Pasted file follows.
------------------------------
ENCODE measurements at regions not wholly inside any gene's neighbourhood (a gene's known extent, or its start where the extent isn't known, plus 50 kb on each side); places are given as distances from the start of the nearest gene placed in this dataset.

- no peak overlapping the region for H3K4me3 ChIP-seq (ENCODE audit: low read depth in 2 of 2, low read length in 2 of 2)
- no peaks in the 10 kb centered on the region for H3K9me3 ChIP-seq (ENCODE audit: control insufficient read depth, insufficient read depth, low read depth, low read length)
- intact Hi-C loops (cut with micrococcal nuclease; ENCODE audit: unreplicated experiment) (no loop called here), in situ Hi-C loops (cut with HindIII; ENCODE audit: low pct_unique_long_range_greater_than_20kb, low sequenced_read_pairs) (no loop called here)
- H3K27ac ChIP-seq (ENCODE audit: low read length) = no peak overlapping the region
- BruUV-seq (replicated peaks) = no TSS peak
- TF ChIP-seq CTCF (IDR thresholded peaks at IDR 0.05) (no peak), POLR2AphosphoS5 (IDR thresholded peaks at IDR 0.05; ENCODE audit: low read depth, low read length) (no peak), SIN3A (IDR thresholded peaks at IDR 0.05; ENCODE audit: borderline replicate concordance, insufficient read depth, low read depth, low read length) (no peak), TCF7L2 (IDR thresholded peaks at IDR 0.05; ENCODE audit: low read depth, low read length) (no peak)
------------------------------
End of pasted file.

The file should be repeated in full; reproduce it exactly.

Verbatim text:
ENCODE measurements at regions not wholly inside any gene's neighbourhood (a gene's known extent, or its start where the extent isn't known, plus 50 kb on each side); places are given as distances from the start of the nearest gene placed in this dataset.

- no peak overlapping the region for H3K4me3 ChIP-seq (ENCODE audit: low read depth in 2 of 2, low read length in 2 of 2)
- no peaks in the 10 kb centered on the region for H3K9me3 ChIP-seq (ENCODE audit: control insufficient read depth, insufficient read depth, low read depth, low read length)
- intact Hi-C loops (cut with micrococcal nuclease; ENCODE audit: unreplicated experiment) (no loop called here), in situ Hi-C loops (cut with HindIII; ENCODE audit: low pct_unique_long_range_greater_than_20kb, low sequenced_read_pairs) (no loop called here)
- H3K27ac ChIP-seq (ENCODE audit: low read length) = no peak overlapping the region
- BruUV-seq (replicated peaks) = no TSS peak
- TF ChIP-seq CTCF (IDR thresholded peaks at IDR 0.05) (no peak), POLR2AphosphoS5 (IDR thresholded peaks at IDR 0.05; ENCODE audit: low read depth, low read length) (no peak), SIN3A (IDR thresholded peaks at IDR 0.05; ENCODE audit: borderline replicate concordance, insufficient read depth, low read depth, low read length) (no peak), TCF7L2 (IDR thresholded peaks at IDR 0.05; ENCODE audit: low read depth, low read length) (no peak)